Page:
Notably, the Yagman case involved a far more serious and pointed criticism but was found protected by the first amendment. In that case, an attorney was sanctioned by a judge and went public with a claim that the judge “has a penchant for sanctioning Jewish lawyers: me, David Kenner and Hugh Manes. I find this to be evidence of anti-[S]emitism.” Id. The court found that the three lawyers mentioned were in fact Jewish and that the lawyers were all sanctioned by the judge. The court found that charge of anti-Semitism was an opinion that was based on stated facts of the religion of the attorneys and their being sanctioned.

Notably, the panel reserved judgment on even more serious or offensive comments by lawyers: “We also take no position on the constitutionality of sanctioning a lawyer’s profanity or threats directed against the courts, or other examples of a lawyer’s unmitigated expression of disrespect for the law, even outside the courtroom. Nothing like that was going on in this case.”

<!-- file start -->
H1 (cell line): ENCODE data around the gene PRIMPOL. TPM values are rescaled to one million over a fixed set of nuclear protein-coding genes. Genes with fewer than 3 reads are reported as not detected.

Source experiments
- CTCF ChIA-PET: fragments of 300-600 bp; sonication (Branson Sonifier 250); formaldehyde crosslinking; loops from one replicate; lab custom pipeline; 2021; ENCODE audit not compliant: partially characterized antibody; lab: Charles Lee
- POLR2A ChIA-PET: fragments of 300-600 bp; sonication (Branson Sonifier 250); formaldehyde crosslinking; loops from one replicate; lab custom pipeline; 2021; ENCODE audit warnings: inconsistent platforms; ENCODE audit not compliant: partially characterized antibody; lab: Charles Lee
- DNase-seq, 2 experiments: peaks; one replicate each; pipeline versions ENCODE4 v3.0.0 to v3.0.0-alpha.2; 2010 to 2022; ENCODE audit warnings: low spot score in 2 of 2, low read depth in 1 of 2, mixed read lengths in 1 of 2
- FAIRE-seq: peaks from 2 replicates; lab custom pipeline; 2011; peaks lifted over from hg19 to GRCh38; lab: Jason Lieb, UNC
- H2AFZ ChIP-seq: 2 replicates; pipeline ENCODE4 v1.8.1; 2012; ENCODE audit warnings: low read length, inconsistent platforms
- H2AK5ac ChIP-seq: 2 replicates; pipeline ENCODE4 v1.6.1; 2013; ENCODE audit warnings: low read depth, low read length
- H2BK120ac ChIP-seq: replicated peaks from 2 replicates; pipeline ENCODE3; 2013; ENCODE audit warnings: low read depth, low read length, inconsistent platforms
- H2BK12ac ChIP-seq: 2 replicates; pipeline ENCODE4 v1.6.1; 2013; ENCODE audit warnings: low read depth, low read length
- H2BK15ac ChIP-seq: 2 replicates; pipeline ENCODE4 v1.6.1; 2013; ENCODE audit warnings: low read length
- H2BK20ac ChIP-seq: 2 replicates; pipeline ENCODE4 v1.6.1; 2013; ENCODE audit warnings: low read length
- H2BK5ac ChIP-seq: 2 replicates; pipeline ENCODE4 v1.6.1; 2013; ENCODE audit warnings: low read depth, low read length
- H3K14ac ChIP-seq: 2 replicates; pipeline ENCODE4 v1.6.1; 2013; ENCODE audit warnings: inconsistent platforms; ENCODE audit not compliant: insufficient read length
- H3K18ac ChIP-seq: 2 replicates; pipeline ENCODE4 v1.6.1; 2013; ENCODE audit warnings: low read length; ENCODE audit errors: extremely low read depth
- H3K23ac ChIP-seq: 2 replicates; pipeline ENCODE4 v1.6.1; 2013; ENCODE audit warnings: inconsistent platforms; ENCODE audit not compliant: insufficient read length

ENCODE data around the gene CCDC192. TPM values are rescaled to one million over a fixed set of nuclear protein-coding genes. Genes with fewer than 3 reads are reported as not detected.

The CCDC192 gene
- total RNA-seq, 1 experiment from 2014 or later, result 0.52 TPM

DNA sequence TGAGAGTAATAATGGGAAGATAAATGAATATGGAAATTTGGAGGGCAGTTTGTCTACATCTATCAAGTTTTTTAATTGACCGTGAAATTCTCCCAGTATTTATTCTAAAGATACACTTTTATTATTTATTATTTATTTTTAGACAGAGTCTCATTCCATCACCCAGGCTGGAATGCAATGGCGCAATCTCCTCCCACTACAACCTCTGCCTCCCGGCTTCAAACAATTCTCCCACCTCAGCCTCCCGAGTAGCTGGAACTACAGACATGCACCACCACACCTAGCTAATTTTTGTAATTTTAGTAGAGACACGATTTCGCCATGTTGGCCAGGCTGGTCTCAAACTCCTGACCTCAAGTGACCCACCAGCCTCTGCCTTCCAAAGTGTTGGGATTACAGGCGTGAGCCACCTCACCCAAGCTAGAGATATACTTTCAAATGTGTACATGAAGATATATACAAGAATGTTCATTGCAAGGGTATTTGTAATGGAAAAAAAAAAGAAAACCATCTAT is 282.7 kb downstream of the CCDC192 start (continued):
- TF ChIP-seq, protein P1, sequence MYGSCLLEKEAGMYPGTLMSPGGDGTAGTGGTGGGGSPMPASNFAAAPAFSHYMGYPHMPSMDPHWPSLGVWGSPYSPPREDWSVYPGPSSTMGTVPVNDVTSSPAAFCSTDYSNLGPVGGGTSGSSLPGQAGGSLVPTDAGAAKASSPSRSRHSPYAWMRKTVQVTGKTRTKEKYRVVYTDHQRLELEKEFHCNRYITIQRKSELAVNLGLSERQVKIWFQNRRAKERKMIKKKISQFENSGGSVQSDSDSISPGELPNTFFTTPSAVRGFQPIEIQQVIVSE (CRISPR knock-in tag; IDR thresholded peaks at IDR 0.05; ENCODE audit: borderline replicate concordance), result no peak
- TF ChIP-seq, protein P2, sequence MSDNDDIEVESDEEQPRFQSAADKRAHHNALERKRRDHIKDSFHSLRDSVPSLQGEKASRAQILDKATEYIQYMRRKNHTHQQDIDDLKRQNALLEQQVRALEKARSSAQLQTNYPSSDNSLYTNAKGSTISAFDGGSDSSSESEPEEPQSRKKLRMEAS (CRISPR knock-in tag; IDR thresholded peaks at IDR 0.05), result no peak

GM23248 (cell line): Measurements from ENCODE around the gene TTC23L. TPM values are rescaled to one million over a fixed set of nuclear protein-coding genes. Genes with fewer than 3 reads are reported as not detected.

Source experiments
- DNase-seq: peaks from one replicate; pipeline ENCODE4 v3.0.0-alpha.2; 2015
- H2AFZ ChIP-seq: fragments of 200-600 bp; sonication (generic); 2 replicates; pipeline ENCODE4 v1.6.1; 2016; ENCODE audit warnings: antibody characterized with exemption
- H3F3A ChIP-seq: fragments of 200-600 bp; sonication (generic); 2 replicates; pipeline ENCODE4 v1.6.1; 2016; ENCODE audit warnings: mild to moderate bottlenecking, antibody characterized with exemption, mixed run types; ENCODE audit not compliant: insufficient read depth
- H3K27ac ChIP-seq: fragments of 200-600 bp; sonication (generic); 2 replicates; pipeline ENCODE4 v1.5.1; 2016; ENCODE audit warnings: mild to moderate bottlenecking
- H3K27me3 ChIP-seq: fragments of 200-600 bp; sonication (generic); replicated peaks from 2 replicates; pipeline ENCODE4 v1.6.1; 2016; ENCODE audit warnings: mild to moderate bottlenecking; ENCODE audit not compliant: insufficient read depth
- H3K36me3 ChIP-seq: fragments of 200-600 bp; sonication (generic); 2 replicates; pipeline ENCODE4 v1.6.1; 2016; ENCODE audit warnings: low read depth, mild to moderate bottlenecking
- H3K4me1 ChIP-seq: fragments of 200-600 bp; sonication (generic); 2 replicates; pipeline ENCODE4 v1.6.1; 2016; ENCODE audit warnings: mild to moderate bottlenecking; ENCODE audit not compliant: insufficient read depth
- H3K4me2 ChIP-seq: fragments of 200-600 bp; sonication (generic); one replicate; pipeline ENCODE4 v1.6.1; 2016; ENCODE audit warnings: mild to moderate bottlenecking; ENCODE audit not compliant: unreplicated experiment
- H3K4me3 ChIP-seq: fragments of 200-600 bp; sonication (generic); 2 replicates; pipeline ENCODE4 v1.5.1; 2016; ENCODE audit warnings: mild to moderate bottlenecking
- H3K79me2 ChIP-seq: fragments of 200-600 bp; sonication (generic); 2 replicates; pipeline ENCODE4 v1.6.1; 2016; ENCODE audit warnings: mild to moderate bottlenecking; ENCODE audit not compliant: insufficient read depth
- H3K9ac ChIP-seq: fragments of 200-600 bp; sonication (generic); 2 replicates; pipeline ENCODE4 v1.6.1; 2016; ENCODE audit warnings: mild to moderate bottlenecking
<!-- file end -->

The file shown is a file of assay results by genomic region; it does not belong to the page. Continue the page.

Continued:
This type of prosecution has occurred more often in other countries. I have spoken on multiple occasions to Kentucky bar groups and I have always found the state to be the home of truly outstanding lawyers, including our friend Frank Mascagni. I am for that reason astonished by the lack of judgment shown in this litigation by bar officials. While the Kentucky Bar Association President W. Douglas Myers said the bar would accept the judgment, a more welcomed response would have been an apology on the part of the bar.

Here is the opinion: 12a0231p-06

Source: Courier Journal